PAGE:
Jordan Peterson on acts of God

I’m an atheist, yet I found the following reference to acts of God rather fascinating. The context is the importance of the Old Testament as a guide for life, which sends the strong message to be mindful of your actions and to not do anything stupid, or you’ll take the full brunt of the consequences. It’s the diametral opposite of the leftist message that no matter how fucking stupid your decisions are, Daddy Government will always be there for you to bail you out, dear single moms, aging whores, and useless eaters.

My quotation is from a 2009 blog post, yet Peterson said something very similar in his currently ongoing lecture series on the Bible:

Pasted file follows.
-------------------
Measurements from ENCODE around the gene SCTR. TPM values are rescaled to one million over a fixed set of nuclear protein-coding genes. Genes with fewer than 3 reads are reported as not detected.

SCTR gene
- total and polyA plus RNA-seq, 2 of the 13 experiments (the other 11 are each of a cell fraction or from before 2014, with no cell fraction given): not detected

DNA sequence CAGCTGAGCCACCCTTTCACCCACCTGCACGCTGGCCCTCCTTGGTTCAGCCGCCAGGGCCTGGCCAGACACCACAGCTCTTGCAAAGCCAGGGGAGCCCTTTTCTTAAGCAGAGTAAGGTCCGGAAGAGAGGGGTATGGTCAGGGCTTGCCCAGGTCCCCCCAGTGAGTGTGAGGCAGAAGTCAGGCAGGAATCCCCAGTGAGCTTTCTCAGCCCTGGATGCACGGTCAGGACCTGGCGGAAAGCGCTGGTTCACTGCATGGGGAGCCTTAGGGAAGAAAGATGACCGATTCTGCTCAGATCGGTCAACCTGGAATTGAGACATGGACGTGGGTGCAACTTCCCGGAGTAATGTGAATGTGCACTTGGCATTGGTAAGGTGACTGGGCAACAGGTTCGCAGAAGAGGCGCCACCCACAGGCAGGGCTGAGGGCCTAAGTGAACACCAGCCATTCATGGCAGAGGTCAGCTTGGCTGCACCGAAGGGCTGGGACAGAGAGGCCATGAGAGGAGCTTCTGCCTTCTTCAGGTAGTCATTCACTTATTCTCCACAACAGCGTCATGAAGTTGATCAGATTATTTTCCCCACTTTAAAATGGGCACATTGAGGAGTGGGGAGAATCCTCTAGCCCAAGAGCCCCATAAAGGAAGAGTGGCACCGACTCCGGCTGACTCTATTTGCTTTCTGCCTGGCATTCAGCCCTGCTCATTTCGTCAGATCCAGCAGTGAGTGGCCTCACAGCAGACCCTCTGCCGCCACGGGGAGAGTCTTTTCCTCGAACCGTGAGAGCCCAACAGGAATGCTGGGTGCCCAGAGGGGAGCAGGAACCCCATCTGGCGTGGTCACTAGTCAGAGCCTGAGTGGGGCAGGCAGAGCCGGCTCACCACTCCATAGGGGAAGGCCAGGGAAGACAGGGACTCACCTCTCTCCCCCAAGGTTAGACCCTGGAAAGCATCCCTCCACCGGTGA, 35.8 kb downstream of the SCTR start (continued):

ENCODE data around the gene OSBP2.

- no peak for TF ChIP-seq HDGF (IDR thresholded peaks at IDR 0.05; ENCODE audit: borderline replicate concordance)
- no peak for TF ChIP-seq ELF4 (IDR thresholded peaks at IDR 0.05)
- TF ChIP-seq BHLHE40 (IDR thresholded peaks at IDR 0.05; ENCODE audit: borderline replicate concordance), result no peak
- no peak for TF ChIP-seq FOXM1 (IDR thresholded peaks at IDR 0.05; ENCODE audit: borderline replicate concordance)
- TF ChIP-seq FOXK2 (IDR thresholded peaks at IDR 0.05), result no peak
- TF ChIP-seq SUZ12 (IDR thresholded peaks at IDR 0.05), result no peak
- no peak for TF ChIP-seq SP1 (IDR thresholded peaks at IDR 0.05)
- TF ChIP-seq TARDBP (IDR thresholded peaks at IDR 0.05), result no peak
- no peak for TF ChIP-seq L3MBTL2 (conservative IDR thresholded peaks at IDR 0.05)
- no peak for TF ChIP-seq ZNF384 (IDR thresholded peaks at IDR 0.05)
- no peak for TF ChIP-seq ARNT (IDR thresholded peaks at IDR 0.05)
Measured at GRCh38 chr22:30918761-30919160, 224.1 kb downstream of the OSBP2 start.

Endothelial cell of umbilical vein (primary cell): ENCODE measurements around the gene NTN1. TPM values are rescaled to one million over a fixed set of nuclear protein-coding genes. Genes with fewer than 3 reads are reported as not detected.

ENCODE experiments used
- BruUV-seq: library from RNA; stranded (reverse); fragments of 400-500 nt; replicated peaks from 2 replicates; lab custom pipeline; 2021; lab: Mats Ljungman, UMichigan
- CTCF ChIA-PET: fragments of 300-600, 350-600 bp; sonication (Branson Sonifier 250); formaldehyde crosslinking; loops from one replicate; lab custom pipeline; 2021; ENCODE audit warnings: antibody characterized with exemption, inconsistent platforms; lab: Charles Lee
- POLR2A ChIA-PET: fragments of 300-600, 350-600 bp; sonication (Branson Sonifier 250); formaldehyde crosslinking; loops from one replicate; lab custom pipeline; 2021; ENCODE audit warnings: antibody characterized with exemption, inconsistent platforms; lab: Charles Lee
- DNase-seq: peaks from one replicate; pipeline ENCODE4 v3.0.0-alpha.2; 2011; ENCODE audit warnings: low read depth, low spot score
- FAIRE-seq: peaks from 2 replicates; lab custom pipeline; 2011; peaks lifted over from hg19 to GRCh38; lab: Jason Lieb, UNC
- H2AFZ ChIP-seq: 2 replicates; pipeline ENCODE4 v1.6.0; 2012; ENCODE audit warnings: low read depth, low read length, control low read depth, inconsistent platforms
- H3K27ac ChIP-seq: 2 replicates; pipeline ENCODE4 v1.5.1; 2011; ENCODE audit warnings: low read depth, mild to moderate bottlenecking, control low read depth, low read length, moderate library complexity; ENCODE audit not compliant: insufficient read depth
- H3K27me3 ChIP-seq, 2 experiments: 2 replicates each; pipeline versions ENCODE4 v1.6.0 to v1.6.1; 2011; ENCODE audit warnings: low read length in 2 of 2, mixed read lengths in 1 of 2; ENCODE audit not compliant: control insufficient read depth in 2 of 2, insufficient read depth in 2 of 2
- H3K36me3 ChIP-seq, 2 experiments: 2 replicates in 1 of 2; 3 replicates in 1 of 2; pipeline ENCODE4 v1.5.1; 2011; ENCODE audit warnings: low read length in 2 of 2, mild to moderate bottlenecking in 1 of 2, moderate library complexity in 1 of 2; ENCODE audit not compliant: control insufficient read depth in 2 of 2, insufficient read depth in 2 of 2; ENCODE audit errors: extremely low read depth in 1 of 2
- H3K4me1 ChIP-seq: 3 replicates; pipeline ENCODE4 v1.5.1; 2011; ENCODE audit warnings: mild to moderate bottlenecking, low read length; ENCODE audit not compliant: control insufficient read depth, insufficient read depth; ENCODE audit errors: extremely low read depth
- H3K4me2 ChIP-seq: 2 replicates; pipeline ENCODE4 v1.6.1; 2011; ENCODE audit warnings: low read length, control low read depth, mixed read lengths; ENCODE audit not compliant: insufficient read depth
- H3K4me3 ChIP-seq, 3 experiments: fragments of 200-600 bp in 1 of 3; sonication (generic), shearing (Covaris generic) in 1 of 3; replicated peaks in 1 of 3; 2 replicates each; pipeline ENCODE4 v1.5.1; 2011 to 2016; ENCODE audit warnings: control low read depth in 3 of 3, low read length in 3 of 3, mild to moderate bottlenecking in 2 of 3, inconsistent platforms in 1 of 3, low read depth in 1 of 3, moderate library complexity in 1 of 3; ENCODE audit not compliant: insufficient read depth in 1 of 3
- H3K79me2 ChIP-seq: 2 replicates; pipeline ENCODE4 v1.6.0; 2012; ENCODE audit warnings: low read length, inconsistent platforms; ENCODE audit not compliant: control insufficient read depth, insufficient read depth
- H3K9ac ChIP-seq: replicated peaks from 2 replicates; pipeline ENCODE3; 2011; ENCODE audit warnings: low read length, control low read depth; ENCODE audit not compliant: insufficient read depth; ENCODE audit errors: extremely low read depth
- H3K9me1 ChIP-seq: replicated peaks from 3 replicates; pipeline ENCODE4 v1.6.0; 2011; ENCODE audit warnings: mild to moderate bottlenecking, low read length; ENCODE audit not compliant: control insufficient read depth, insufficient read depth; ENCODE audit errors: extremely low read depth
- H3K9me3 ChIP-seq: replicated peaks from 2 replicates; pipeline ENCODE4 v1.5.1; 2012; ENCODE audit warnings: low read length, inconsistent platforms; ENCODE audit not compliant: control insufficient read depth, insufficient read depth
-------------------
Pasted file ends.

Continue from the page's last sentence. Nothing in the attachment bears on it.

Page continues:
“One of the clear messages in the Old Testament is that if you’re not honest and you don’t walk a careful path then God will come along and wipe you out, and as much as we might not like to like a God like that and think that is an archaic way of looking at things, I would say that’s exactly what happened to New Orleans, because people think that it was an Act of God so to speak that destroyed the city; it was a hurricane but it wasn’t a hurricane; it was the fact that New Orleans is an unbelievably corrupt city and no one paid any attention to the dykes and millions of dollars of public money were spirited into people’s pockets.”

The leftist dipshit who quoted Peterson waffled about him conjuring up images of a “vengeful God”, when the point is simply that your stupid and short-sighted actions in the present may forcefully wipe you out at some point in the future. A quibble I have with Peterson, not only with this quotation, but in more general terms, is that he seems to have fallen victim to the just-world fallacy, i.e. good actions will be rewarded, and evil ones punished. This is most definitely not the case.